The point I am trying to make here is that when we look back on the chart, we think “Oh yeah, I remember that – it was rough enough but it all worked out great. And you know, it was a great opportunity to buy more equities at discounted prices wasn’t it?”. However, when we were actually in the middle of that storm, many of us were paralysed, many of us stopped pension funding entirely, even though we could afford to continue. Worse still, many of us switched our entire portfolios to ‘safe funds’ like cash and bonds, and left them there and missed the 300% bounce! When we subsequently reflected on that we realised those were mistakes, and we promised not to repeat them, right!?!


It is my sincere wish that when you established your portfolios you knew what you were getting into. You may have been using one, or a combination of the following, in your accumulation strategy:

  • Deposit account
  • Equity/Bonds based Investment
  • Equity/Bonds based Regular saver
  • Pension fund of some sort – PRSA, PRB, Self Administered, Occupational Pension

Irrespective, whatever approach you took I hope you knew the link between volatility and returns. That is, if you pursue low volatility you are accepting low returns. If you pursue high volatility, you are accepting high returns. These assumptions have always played-out over the long term – nothing has changed.

But what if you are accumulating, and are perhaps within a year or so of retirement, of drawing your tax free lump sum? I assume you and your advisor will have discussed the possibility of current events, and allowed for them in your strategy. If you opted to go 100% Equity then you’ll accept that you may decide to wait for markets to recover before taking your lump sum – or perhaps you’ll be happy enough to take the lump sum irrespective of the values – again, these conversations will hopefully have already been had, and you accept the outcomes.

If you are more than a few years away from finishing your accumulation, then the current environment is indeed a positive – really. I totally empathise that we would prefer if it were not like this, but these periods of decline are what we know, what we expect, and what I believe we should come to appreciate. It is at time like these, to put it coldly, when wealth passes from the impatient to the patient.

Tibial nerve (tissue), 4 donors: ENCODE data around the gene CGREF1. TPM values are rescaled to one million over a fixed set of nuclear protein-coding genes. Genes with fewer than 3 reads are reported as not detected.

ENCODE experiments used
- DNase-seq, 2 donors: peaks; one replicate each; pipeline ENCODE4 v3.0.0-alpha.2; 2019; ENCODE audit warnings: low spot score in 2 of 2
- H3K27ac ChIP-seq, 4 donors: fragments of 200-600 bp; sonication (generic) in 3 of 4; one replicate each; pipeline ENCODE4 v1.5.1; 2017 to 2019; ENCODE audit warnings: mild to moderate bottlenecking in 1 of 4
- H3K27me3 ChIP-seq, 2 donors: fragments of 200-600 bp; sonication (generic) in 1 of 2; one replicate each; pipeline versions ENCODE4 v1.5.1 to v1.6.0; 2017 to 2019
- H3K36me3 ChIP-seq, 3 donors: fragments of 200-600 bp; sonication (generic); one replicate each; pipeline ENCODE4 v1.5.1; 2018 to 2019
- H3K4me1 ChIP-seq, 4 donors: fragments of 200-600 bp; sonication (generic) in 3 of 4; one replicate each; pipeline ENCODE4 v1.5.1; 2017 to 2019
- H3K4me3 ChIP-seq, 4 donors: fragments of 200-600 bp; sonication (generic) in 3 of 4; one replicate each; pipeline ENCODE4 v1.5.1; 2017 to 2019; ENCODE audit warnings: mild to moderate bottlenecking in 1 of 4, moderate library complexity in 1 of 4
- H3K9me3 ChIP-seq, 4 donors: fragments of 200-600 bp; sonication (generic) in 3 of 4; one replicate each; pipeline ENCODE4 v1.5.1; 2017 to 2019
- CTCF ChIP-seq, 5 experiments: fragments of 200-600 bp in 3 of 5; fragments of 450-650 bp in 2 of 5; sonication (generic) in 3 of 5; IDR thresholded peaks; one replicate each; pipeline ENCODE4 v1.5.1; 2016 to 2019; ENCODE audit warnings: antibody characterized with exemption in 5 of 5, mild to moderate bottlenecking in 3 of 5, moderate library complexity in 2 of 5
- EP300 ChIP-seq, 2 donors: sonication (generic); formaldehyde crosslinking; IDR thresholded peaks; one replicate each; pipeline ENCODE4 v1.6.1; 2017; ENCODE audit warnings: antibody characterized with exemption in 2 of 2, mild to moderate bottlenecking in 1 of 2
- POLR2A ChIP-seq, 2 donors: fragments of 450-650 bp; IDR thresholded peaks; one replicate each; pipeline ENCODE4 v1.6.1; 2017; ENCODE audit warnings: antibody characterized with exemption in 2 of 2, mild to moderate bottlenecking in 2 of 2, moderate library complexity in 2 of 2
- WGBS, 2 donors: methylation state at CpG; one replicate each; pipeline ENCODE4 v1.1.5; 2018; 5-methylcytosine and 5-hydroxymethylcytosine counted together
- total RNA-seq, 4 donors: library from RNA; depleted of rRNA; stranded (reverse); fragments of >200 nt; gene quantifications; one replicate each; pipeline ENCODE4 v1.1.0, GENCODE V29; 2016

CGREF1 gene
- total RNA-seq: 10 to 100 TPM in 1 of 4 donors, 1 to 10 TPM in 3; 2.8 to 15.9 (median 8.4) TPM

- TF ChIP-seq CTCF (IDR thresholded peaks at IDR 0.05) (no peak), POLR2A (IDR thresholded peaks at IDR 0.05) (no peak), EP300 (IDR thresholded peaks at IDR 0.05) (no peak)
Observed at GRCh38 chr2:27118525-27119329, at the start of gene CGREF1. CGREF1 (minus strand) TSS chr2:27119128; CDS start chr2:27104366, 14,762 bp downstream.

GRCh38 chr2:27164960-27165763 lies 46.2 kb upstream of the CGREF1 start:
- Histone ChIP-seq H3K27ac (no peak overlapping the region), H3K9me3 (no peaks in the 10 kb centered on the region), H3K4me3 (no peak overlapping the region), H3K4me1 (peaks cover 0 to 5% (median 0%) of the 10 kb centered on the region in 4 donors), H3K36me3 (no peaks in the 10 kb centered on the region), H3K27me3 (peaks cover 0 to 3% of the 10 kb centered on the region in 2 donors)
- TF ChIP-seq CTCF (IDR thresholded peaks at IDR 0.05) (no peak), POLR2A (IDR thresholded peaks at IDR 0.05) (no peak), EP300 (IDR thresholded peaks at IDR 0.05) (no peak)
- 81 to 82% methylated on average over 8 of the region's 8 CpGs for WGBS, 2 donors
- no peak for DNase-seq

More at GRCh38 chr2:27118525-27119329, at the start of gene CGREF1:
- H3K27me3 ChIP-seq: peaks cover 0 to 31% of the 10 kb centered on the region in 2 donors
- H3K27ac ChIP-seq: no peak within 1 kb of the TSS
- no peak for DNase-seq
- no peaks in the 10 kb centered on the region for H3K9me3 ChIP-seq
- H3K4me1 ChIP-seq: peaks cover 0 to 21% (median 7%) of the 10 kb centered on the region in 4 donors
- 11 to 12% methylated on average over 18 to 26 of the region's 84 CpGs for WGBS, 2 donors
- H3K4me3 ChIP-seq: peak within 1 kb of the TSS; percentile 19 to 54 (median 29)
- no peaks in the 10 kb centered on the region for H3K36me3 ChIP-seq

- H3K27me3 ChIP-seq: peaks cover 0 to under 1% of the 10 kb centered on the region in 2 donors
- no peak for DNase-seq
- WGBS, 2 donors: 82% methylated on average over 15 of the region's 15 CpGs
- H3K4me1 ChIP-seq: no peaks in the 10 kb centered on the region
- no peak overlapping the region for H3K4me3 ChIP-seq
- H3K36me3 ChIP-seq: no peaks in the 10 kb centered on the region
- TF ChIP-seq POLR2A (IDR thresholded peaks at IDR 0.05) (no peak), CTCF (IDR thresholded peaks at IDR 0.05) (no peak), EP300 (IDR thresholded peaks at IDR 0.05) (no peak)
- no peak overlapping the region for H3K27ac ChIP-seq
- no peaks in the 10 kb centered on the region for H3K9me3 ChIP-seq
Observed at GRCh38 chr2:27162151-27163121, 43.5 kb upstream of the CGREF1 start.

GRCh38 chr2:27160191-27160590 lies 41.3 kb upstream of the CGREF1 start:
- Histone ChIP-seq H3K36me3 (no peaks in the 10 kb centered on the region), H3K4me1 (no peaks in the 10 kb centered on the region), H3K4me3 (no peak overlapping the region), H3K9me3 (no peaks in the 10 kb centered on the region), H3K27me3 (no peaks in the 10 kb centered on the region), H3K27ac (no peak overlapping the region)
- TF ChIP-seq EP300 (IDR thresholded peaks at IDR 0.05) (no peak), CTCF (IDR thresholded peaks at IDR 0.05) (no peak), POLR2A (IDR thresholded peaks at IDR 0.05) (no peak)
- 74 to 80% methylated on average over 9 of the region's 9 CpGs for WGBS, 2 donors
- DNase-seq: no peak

A perfect example of this is the recent reports in the Financial Times of $23BN Net Outflows from equities last week. Yes, you heard it, $24Bn more cash left equity markets than entered it last week Globally. If this was large active fund managers, institutional investors, and individual investors trying to time the market, I’m sorry they are on a fools errand and most of them will lose their shirt. Those that remain patiently invested for the long term have always been the ones to win in these circumstances.

The fact is, you are now buying units of your underlying funds at discounted prices. This ‘sale’ may last for a few months or indeed a few years, either way you are getting more units for your same monthly investment than you have in a couple of years. Make sure your strategy is one which allows for potential significant recovery in values, and potential deterioration or plateauing of values. Do that, and you’ll be well positioned for whatever comes our way.


If you have already graduated from earned income – you are now feasting on the reserves you accumulated throughout your working life. While it might not feel like it, you are in a position that many tens of thousands of Accumulators would love to be!